Armed forces should 'fight the enemy, not the lawyers'
Politicians â€˜vilify' lawyers with claims of industrial-scale â€˜spurious and vexatious' litigation
Two of the Conservative party's greatest bugbears '“ the European Convention on Human Rights (ECHR) and the lawyers who enforce it '“ are to be removed following government plans to before British troops enter future conflicts abroad.
Appearing on Sky News's Sunrise programme, the prime minister, Theresa May, said human rights legislation has been used to generate an 'industry of vexatious claims which has grown up, with lawyers appearing to chase around to find anybody who will bring a claim against our troops'.
Speaking later at the Tory party conference, the defence secretary, , said the legal system had been 'abused to falsely accuse' the armed forces. 'Already one of the firms that filed thousands of these claims, the so-called , has had its legal aid contract terminated and shut down in August. It won't be missed,' he added, before highlighting plans to introduce a new time limit for bringing claims and tackling 'no win, no fee' claims.
Fallon also pulled no punches when discussing the ECHR, claiming it is 'damaging our troops, undermining military operations, and costing taxpayers' millions', before then repeating the prime minister's plan to ignore the convention to 'protect our armed forces from many of the industrial-scale claims we have seen post Iraq and Afghanistan'.
'Now this isn't about putting our armed forces above the criminal law or the Geneva Conventions,' he continued. 'Serious claims will be investigated '“ but spurious claims will be stopped. And our armed forces will be able to do their job, fighting the enemy, not the lawyers.'
Writing in the , Colonel Richard Kemp CBE said that he 'might have faced years of investigation and harassment by left-wing lawyers demanding heavy punishment for [him] and compensation for their clients' if he breached the human rights of 'Al Qaeda terrorists and murderers'.
The former commander of British forces in Afghanistan and Iraq added that the behaviour of lawyers such as PIL's Phil Shiner had been 'shameful'.
The Iraq Historic Allegations Team (IHAT), set up to investigate allegations of abuse of Iraqi civilians, has considered more than 1,500 claims since 2010. And while the number of claims is set to drop to just 250 following the collapse of PIL, some 326 cases have been settled to the tune of £20m in compensation. All told, the Ministry of Defence (MoD) has spent more than £100m on investigations, inquiries, and compensation related to the Iraq war since 2004.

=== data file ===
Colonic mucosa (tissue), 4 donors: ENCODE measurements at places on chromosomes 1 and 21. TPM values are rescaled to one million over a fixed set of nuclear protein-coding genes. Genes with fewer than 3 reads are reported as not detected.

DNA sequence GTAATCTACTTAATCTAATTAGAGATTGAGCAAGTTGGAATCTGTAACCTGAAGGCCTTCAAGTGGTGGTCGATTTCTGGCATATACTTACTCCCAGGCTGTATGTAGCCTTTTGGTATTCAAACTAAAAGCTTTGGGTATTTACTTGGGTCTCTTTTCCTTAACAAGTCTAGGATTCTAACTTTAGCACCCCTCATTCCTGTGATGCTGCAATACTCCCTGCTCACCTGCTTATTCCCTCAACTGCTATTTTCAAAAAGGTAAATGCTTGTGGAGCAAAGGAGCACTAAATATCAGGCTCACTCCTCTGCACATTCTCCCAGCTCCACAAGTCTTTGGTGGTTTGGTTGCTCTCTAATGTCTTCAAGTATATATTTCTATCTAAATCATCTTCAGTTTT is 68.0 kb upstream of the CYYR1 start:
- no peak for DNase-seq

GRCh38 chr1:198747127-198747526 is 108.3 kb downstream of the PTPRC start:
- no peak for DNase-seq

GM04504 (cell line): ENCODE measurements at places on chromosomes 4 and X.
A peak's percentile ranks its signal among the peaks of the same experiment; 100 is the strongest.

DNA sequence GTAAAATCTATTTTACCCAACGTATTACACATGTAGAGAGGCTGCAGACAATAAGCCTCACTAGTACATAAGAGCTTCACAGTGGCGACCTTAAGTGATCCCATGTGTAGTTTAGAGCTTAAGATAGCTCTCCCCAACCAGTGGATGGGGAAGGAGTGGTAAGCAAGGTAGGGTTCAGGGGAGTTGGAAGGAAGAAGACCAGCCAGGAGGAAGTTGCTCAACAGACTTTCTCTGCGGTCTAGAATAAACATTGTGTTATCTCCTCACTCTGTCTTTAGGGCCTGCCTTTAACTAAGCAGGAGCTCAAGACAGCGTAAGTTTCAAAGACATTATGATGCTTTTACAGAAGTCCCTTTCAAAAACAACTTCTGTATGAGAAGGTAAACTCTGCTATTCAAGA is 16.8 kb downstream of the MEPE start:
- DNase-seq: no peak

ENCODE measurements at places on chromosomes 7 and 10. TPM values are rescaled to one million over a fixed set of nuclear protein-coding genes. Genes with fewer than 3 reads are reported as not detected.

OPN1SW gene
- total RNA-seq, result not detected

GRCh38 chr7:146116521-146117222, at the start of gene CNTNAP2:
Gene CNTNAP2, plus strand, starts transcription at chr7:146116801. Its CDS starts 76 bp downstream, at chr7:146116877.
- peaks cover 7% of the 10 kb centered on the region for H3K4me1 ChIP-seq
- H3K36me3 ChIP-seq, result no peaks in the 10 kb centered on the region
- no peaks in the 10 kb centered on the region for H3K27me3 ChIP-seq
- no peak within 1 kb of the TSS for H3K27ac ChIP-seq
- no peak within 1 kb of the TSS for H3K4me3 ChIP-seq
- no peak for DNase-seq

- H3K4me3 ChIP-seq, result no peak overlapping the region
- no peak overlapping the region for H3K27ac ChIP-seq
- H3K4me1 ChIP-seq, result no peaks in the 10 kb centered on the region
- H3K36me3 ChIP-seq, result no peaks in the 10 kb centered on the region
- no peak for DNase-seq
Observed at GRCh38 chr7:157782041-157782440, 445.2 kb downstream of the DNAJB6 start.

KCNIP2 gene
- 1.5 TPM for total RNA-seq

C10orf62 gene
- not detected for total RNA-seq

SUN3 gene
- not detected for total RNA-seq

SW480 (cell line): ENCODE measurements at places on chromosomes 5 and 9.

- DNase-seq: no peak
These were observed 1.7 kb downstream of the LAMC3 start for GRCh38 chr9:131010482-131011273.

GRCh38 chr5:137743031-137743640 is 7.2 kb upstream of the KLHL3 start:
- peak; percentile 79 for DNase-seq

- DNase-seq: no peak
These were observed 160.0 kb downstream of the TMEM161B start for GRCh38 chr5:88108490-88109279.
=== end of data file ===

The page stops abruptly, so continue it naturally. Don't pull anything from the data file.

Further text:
As has been previously pointed out, the legal profession is an , and one that has often been used to deflect attention away from bad policy decisions '“ see any tabloid story with in the title. Yet even Labour has been up to a spot of lawyer bashing of late.
In an interview with Sky News last week, the shadow defence secretary, Clive Lewis, said lawyers who 'harangue and harass' British troops must be 'stopped immediately', adding: 'We will make sure this country knows Labour will put the needs and interests of our armed forces first and foremost.'
The public condemnation of PIL and has certainly given ECHR critics and detractors of the profession a juicy bone to gnaw on, even though criminal or regulatory offences have yet to be proven against the firms in question, or their principals. Critics of the government's plans have also had their say, however.
The Law Society president, Robert Bourns, said Britain must not forego the guiding principles of human rights and the rule of law to tackle 'a small number of vexatious claims'.
'The government's proposal to derogate from the ECHR risks preventing genuine claims, which might include those brought by UK armed forces against the MoD,' he continued. 'It is the role of the justice system to determine the validity of claims, a function that is and must remain separate from government.'
Martha Spurrier, director of Liberty, added: 'To save the MoD from the shame of having to admit that civilians suffered abuse on its watch, ministers are prepared to rob our soldiers of this sensible legal framework that both clarifies their use of force and offers them redress when their own rights are breached.
'For a supposedly civilised nation, this is a pernicious and retrograde step that will embolden our enemies and alienate our allies.'
Meanwhile, Des James, the father of , who died at Deepcut Barracks in 1995, rounded on those politicians who had 'vilified lawyers'.
'The government has a short memory,' he said. 'It is ignoring the many servicemen and women and their families '“ like mine '“ who have used the ECHR to hold the MoD to account when it has failed to meet the standards we rightly expect and deserve, often with shattering consequences.'
John van der Luit-Drummond is deputy editor at Solicitors Journal